Earlier this month, the Fifth Circuit held that sovereign immunity protected a number of state agencies and universities from Comprehensive Environmental Response, Compensation, and Liability Act (“CERCLA”) liability. Generally stated, sovereign immunity is a legal doctrine that prohibits private individuals from bringing civil lawsuits or criminal prosecutions against the state. State immunity from lawsuits is provided by the Eleventh Amendment, while the Supreme Court has established a similar rule for suits against the federal government. Sovereign immunity is not absolute, of course. The states and federal government may waive immunity or consent to the lawsuit. Continue Reading Fifth Circuit Court of Appeals Holds Sovereign Immunity Bars CERCLA Action Against State Agencies and Universities

On August 21, 2018, the Environmental Protection Agency (“EPA”) proposed a new rule which would replace the Obama-era Clean Power Plan (“CPP”) and establish new emissions guidelines for states to address greenhouse gas (“GHG”) emissions from electric-generating power plants. As background, the CPP was stayed by the Supreme Court in a 5-4 decision in February of 2016 before the rule ever went into effect. More recently, in October 2017, the EPA announced its intention to effectively repeal the CPP because it “exceeded” the EPA’s authority. Now, the EPA is proposing to enact the Affordable Clean Energy rule (“ACE Rule”) to reduce GHGs while giving states more flexibility to achieve that goal. Continue Reading EPA Proposes to Replace Clean Power Plan with Affordable Clean Energy Rule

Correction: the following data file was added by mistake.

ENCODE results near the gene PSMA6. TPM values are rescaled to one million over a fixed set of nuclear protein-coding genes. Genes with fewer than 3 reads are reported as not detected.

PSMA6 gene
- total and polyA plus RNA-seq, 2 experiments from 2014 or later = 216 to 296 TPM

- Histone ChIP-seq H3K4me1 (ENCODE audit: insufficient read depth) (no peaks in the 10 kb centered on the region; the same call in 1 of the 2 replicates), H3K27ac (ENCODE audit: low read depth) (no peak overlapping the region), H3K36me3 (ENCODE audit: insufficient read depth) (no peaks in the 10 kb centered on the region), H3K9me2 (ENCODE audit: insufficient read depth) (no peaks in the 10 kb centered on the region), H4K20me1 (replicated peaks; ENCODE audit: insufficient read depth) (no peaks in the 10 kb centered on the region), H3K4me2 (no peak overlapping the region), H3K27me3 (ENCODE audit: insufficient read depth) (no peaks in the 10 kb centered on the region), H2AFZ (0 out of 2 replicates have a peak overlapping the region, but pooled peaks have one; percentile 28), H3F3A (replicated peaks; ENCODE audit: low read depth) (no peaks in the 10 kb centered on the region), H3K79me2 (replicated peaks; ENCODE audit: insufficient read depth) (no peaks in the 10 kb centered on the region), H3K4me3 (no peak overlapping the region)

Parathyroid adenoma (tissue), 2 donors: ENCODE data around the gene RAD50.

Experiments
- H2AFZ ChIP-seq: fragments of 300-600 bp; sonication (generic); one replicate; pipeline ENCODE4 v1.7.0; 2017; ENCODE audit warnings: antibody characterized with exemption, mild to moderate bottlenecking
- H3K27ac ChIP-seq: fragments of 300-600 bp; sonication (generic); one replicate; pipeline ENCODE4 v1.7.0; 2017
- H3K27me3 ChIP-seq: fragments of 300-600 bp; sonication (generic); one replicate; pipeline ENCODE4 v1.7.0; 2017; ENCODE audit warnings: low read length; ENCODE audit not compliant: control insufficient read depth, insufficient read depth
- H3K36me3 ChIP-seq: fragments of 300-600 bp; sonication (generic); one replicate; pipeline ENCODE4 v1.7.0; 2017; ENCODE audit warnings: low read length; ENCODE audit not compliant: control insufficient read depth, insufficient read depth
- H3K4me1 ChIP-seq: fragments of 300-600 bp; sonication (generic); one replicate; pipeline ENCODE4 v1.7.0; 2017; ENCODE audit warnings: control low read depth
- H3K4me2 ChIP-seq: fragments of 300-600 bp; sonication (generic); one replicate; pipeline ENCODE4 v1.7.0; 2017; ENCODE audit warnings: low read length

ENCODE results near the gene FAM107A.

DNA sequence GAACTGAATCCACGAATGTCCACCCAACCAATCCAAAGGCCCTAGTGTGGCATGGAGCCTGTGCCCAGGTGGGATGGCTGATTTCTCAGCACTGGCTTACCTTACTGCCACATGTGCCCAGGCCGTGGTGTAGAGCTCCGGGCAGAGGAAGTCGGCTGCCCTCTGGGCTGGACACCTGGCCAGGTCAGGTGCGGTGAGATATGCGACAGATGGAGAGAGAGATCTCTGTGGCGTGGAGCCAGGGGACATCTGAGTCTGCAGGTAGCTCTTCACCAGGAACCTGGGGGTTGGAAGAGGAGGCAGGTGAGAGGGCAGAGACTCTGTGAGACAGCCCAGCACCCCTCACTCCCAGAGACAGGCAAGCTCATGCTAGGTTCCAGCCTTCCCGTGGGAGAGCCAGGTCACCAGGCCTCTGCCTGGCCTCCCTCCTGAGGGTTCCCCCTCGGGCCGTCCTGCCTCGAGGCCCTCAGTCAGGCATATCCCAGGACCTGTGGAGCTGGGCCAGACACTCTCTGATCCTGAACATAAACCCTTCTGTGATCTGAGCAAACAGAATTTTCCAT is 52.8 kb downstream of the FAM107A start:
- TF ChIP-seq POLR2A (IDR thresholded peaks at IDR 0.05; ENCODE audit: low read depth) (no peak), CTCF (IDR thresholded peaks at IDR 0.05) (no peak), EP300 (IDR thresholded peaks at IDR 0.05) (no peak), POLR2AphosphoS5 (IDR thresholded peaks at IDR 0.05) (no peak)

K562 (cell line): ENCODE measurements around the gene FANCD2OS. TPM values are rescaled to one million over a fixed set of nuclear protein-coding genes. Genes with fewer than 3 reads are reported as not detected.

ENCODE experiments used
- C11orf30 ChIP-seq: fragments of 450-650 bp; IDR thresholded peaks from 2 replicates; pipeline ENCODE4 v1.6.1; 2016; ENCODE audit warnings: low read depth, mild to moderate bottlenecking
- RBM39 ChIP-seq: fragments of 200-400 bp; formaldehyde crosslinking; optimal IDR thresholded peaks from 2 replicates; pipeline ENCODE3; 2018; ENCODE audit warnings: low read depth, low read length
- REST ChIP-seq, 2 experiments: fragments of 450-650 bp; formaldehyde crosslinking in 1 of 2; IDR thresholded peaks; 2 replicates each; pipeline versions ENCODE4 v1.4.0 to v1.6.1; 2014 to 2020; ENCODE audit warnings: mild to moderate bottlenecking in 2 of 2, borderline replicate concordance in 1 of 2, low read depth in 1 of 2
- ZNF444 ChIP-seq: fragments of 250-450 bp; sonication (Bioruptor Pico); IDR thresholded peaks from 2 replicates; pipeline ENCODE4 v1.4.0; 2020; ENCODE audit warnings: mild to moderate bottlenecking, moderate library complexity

Earlier this month, the United States Environmental Protection Agency (“EPA”) issued a memorandum that defines Adaptive Management (“AM”) and calls for its expanded implementation at Superfund sites across the country. The push for AM derives from one of many recommendations made by the EPA Superfund Task Force (“STF”), which was established by former EPA Administrator Scott Pruitt. As we previously reported, one of the former Administrator’s main priorities while in office was to revamp the Superfund program and restore it to “its rightful place at the center of the Agency’s mission.” The STF was established to further this goal and to “provide recommendations for improving and expediting site cleanups and promoting development.” Continue Reading EPA Recommends Use of Adaptive Management Techniques at Superfund Sites